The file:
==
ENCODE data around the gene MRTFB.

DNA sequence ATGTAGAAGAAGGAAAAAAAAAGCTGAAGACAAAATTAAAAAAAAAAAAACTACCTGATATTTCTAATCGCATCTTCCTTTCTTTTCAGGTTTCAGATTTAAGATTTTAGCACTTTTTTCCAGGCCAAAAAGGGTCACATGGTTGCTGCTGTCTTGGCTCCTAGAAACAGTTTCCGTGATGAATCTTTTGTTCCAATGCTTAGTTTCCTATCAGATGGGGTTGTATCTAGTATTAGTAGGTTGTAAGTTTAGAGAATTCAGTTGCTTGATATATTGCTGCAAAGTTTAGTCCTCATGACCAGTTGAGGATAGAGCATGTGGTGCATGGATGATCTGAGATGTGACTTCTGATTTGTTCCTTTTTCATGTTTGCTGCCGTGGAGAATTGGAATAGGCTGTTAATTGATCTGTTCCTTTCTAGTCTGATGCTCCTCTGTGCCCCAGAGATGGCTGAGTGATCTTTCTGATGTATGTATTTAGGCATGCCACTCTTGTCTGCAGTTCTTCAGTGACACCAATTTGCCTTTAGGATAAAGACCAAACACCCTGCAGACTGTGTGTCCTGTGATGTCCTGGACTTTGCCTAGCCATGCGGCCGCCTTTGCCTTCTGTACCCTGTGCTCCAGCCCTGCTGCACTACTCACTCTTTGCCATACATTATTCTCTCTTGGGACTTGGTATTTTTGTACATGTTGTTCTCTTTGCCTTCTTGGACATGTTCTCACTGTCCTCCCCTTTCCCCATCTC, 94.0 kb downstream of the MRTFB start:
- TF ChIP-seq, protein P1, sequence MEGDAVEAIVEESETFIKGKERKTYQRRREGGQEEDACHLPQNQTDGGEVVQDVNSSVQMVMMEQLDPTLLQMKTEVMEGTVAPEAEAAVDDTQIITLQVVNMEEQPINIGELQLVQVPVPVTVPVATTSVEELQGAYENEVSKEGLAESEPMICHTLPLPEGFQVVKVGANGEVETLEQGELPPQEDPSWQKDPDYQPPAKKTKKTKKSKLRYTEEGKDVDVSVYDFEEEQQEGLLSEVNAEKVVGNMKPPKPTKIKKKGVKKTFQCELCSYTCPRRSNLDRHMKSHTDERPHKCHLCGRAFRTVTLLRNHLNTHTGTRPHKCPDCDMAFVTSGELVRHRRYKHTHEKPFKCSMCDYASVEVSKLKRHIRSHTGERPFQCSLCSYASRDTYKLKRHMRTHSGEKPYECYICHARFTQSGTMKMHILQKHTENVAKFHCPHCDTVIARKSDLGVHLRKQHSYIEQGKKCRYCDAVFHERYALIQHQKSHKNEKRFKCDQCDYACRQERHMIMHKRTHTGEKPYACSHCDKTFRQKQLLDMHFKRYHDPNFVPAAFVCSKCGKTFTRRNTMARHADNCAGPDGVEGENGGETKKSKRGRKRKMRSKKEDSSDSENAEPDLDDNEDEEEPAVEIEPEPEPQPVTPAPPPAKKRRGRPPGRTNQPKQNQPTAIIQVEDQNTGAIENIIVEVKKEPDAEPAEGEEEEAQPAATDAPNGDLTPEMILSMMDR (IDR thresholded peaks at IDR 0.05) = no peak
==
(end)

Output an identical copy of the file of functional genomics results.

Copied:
ENCODE data around the gene MRTFB.

DNA sequence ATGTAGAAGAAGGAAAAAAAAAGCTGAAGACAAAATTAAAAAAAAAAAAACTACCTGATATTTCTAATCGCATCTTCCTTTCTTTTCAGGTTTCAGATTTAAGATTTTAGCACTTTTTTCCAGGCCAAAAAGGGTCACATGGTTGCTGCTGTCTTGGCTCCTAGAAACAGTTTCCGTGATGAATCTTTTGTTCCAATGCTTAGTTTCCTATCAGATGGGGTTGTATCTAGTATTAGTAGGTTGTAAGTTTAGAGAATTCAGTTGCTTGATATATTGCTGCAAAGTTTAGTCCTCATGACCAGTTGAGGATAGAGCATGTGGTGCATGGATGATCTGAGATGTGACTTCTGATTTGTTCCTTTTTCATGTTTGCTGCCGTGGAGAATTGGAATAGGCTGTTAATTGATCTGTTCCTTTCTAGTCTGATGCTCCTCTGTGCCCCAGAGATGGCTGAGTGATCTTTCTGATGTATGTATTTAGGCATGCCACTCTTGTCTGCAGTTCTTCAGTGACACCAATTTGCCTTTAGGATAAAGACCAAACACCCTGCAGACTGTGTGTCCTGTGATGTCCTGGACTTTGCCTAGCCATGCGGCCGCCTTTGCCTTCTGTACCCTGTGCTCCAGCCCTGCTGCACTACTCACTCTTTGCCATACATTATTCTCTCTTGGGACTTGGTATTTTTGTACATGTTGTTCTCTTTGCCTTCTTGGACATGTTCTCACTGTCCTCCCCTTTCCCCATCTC, 94.0 kb downstream of the MRTFB start:
- TF ChIP-seq, protein P1, sequence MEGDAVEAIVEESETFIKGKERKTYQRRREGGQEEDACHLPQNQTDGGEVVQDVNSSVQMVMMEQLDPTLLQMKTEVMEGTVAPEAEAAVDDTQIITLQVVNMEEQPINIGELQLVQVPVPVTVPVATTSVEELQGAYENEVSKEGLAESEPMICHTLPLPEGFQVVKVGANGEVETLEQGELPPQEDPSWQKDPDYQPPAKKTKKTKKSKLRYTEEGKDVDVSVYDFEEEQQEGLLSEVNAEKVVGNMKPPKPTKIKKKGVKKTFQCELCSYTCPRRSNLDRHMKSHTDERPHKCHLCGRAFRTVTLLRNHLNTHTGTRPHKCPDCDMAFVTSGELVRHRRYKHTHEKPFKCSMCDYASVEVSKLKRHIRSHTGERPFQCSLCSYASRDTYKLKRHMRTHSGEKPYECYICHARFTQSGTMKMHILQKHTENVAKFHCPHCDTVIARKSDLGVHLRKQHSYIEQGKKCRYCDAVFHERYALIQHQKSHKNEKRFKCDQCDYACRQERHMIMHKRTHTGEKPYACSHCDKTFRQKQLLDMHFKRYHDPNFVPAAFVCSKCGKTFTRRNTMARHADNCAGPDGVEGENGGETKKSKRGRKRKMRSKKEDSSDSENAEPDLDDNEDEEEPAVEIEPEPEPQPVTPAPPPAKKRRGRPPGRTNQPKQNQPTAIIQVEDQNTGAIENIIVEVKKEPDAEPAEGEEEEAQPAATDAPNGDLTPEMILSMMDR (IDR thresholded peaks at IDR 0.05) = no peak